Deputy Attorney General Rod Rosenstein will soon leave the Justice Department that he joined as a newly minted lawyer nearly 30 years ago. He is, by all accounts, a skillful attorney who spearheaded a number of successful public corruption prosecutions and won widespread respect from members of both parties en route. But as is often the case, he will be remembered best for the worst moments of his career: his letter providing a cover story for the firing of FBI Director James Comey; his baffling failure to recuse himself from the special counsel’s probe into possible obstruction of justice by President Donald Trump; and his wingman role in Attorney General William Barr’s bid to make Trump’s obstruction issues melt away.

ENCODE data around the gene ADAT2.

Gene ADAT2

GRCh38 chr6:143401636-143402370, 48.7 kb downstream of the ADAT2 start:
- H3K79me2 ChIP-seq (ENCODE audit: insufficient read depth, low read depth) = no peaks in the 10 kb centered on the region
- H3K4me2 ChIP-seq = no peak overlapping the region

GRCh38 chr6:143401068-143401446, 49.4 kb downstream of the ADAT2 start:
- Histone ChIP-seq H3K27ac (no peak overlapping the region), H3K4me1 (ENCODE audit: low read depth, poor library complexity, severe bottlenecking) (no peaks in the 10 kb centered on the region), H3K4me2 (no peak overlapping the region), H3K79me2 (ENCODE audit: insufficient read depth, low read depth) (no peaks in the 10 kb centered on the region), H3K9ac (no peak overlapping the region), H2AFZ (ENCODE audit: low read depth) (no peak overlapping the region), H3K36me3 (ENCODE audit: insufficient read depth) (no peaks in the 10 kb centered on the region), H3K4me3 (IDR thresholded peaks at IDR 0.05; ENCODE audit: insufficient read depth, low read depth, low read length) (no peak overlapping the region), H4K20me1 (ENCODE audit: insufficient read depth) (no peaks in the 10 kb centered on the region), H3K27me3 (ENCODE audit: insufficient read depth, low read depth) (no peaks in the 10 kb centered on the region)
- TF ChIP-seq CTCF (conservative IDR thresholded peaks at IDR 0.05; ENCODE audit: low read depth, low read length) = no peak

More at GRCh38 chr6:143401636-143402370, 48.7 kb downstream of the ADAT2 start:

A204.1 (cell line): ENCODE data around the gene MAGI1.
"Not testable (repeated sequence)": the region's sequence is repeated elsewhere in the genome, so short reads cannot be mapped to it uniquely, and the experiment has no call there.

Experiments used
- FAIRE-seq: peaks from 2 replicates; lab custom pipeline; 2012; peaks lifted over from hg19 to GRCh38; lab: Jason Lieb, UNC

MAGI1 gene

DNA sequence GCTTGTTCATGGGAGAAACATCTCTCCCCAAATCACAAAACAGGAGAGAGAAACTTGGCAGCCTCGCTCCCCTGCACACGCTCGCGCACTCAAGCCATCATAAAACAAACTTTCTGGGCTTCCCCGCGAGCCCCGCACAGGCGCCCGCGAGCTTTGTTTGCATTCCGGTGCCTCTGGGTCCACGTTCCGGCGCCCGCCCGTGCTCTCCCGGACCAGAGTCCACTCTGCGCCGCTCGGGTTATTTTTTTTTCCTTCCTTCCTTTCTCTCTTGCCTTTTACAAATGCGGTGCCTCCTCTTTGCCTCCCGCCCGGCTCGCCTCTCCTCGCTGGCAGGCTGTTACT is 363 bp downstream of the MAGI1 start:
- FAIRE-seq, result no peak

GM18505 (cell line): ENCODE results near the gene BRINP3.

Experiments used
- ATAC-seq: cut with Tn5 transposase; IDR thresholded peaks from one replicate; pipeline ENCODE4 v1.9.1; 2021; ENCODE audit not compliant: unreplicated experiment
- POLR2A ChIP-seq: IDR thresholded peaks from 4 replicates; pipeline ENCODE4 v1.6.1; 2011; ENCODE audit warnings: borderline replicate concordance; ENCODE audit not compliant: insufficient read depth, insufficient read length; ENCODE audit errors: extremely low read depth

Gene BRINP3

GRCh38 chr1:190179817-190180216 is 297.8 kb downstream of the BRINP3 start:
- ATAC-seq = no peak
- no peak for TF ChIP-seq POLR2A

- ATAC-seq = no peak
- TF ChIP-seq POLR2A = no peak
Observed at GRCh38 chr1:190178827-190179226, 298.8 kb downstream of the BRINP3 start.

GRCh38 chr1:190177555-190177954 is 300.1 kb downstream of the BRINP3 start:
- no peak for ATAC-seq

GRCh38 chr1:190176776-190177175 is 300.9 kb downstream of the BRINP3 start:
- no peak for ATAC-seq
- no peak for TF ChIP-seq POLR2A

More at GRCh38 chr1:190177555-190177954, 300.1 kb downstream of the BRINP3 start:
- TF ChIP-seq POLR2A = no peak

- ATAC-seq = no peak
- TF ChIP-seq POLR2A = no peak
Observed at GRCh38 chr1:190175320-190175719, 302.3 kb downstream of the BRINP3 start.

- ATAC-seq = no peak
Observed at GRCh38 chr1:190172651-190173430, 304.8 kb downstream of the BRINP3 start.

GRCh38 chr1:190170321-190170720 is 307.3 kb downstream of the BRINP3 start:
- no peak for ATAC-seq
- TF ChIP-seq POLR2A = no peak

Before he became the Justice Department’s second-in-command under Trump, Rosenstein’s long tenure at the department looked like a public service success story. He joined the Justice Department at age 25, fresh from a D.C. Circuit clerkship and just one year out of Harvard Law School. President George W. Bush named him U.S. attorney for Maryland in 2005, and President Barack Obama asked him to remain at that post, making Rosenstein the only Bush-appointed U.S. attorney whom Obama retained. Though a registered Republican, he won the admiration of Maryland’s U.S. senators, Ben Cardin and Chris Van Hollen, both of whom are Democrats. When Trump nominated him as deputy attorney general, Cardin said that Rosenstein “has demonstrated throughout his long career the highest standards of professionalism.” Van Hollen praised him as a “top-notch lawyer” with a “record and reputation of serving justice.” At a time when virtually everyone in American political life was associated either with Team Red or Team Blue, Rosenstein appeared to be one of the few figures with bipartisan bona fides.
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